New OSA Classes and Cultivars Underway

Organic Seed Alliance Publishes Seed Production Tutorials

OSA’s seed production tutorials are now available! These multi-media tutorials teach you professional techniques for organic seed production in the following categories: Beets and chard; brassicas; carrots; lettuce; onions; wet seeded crops; seed climatic considerations; and seed disease.

The tutorials are based on presentations given by organic seed experts at the 2011 Organicology conference and are funded through Western SARE. Click here to access the tutorials.

WSU Distance Learning: Organic Plant Breeding with Dr. John Navazio

Our new online Organic Plant Breeding class (Crops 443) starts August 22, and covers the basic principles of crop improvement for organic production with a strong emphasis on “on-farm plant breeding.” This is a multi-media course with PowerPoint presentations and audio, interviews with farmer breeders, a virtual spinach breeding project, and a chance for students to design their own projects. Students must be enrolled with Washington State University (call OSA for details).

Northern Organic Variety Improvement Collaborative (NOVIC)

In the field, OSA’s breeding work continues to involve a new Nantes carrot variety that grows tall tops to better compete with weeds and enough cold-hardiness to withstand western Washington winters. We’re currently producing seed of our carrot breeding lines in the greenhouse for the second year. We are bagging the flowers and introducing houseflies to do the pollinating for us. This will produce self-pollinated seed on each carrot plant. Once the seed matures, we will save the seed from each plant in separate bags. This summer we will plant individual rows from each bag of seed. Finally, after a winter on the Olympic Peninsula, we will evaluate and make selections on the roots.

In California, a new open-pollinated sweet corn is being developed. The sweet corn will be a sweet and tender sugary enhancer type, with cold vigor and resistance to pests and disease. After fighting through cold, wet soil this spring, the corn is up. Right now the corn populations have been thinned and selected for cold vigor. In a little over a month, we will begin pollinating, with a goal of making over 1000 self-pollinations. When complete, the new carrot and sweet corn varieties developed through NOVIC will be among the first bred for the challenges of organic agriculture.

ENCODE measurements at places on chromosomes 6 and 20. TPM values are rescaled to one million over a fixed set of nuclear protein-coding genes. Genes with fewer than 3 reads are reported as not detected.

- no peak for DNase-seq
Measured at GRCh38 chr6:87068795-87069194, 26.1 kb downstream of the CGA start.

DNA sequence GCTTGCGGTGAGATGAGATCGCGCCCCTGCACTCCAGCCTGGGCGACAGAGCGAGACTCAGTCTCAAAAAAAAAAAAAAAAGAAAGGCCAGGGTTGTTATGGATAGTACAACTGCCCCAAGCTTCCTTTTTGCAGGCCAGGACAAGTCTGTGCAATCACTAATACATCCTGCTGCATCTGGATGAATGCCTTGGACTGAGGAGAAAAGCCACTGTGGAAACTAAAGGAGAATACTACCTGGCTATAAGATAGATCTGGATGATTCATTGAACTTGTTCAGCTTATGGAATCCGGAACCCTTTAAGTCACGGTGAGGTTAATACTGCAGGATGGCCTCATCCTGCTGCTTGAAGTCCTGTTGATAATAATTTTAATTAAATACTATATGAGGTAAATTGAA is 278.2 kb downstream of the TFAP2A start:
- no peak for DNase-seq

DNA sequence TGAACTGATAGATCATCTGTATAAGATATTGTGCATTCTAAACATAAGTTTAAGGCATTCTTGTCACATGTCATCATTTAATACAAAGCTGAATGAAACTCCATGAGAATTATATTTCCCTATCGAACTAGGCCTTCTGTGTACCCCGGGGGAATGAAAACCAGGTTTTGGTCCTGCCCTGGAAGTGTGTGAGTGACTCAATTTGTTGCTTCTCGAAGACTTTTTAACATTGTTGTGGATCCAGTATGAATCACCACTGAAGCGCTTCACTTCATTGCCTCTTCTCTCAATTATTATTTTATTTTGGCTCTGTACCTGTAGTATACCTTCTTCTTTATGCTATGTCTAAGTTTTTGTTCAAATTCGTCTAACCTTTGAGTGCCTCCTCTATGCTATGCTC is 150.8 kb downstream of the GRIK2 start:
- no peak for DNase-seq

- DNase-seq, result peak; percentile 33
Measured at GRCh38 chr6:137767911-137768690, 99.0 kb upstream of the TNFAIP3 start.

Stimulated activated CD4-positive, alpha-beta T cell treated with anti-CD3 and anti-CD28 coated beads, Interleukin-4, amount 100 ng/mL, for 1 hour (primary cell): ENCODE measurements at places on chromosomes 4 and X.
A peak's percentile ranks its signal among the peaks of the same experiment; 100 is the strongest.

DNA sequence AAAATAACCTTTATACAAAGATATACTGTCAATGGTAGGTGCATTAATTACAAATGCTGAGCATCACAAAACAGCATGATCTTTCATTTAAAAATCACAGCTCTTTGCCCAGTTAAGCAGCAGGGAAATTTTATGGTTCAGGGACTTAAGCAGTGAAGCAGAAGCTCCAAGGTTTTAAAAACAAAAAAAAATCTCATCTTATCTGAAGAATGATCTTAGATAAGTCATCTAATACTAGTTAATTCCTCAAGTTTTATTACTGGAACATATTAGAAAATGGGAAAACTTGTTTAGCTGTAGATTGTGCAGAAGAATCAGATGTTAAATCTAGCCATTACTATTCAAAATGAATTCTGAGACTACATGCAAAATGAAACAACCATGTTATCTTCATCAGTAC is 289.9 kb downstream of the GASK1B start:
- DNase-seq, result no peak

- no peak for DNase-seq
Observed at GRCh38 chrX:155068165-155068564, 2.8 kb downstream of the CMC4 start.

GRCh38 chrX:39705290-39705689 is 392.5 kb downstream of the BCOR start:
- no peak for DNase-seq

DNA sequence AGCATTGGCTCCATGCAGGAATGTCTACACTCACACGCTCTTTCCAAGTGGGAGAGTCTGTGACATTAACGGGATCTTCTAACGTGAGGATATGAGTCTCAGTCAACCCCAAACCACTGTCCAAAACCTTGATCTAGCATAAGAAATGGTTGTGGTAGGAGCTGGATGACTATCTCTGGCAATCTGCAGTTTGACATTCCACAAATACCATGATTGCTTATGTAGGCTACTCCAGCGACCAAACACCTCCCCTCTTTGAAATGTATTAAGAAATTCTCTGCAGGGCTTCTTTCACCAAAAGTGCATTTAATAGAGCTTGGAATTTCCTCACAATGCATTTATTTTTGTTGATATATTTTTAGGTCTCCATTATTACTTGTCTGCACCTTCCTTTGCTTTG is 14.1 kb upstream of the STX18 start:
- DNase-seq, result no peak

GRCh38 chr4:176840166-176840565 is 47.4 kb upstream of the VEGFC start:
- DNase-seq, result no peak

The NOVIC trials are also continuing this year on seven different farms in our area. In the trials we are evaluating carrots, broccoli, sweet corn, snap peas, and winter squash. As the Butternut squash that we grew last year in these trials didn’t mature here in our cool climate we decided to switch to Delicata types. We are now evaluating 10 different Delicata varieties. (We can’t wait for the taste test!) We have also included a dry bean trial this year due to the popular demand of our local growers. Dry beans are very popular as many of us think about ways to supply ourselves with staple foods that are easily stored for the winter. An unusually cool, wet spring has slowed our progress, but we hope summer finds us this year.

Columbia Foundation Supports Outreach to Northern California

OSA’s work in California has been bolstered thanks to support from the Columbia Foundation. The foundation is supporting OSA outreach in northern California, including workshops and stakeholder meetings. Come to one of the following OSA seed saving workshops in California (more details on our events page):

Santa Rosa (at the Heirloom Expo) on September 13 – 15
Richmond on September 12
Berkeley on October 4

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